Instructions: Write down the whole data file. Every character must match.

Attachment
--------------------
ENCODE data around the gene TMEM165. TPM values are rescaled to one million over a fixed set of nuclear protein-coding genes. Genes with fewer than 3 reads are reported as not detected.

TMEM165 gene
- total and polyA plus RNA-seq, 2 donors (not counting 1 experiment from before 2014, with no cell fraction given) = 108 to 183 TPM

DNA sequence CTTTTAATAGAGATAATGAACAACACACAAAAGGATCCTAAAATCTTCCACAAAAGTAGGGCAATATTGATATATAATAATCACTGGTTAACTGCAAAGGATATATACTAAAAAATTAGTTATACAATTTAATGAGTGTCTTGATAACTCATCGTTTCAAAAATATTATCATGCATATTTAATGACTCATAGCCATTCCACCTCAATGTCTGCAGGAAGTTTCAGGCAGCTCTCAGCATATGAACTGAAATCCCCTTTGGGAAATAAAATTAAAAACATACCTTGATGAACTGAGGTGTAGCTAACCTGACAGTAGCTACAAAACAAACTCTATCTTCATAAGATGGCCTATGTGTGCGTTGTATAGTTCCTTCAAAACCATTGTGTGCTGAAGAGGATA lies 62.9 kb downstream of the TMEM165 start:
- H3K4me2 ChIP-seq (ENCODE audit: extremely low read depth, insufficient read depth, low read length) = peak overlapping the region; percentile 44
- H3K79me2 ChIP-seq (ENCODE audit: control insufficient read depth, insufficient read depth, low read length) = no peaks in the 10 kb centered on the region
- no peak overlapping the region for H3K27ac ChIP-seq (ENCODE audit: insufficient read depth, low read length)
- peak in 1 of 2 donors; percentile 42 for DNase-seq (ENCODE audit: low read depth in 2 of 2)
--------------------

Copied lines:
ENCODE data around the gene TMEM165. TPM values are rescaled to one million over a fixed set of nuclear protein-coding genes. Genes with fewer than 3 reads are reported as not detected.

TMEM165 gene
- total and polyA plus RNA-seq, 2 donors (not counting 1 experiment from before 2014, with no cell fraction given) = 108 to 183 TPM

DNA sequence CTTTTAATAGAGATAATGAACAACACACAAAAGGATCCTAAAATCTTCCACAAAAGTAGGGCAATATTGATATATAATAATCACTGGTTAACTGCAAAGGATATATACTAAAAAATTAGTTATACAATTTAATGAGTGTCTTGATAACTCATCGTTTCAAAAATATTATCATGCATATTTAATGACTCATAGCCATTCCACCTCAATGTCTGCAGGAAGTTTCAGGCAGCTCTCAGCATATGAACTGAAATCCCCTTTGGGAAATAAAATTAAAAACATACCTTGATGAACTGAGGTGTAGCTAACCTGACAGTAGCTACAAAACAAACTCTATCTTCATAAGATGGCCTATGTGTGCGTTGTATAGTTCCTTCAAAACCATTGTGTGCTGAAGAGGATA lies 62.9 kb downstream of the TMEM165 start:
- H3K4me2 ChIP-seq (ENCODE audit: extremely low read depth, insufficient read depth, low read length) = peak overlapping the region; percentile 44
- H3K79me2 ChIP-seq (ENCODE audit: control insufficient read depth, insufficient read depth, low read length) = no peaks in the 10 kb centered on the region
- no peak overlapping the region for H3K27ac ChIP-seq (ENCODE audit: insufficient read depth, low read length)
- peak in 1 of 2 donors; percentile 42 for DNase-seq (ENCODE audit: low read depth in 2 of 2)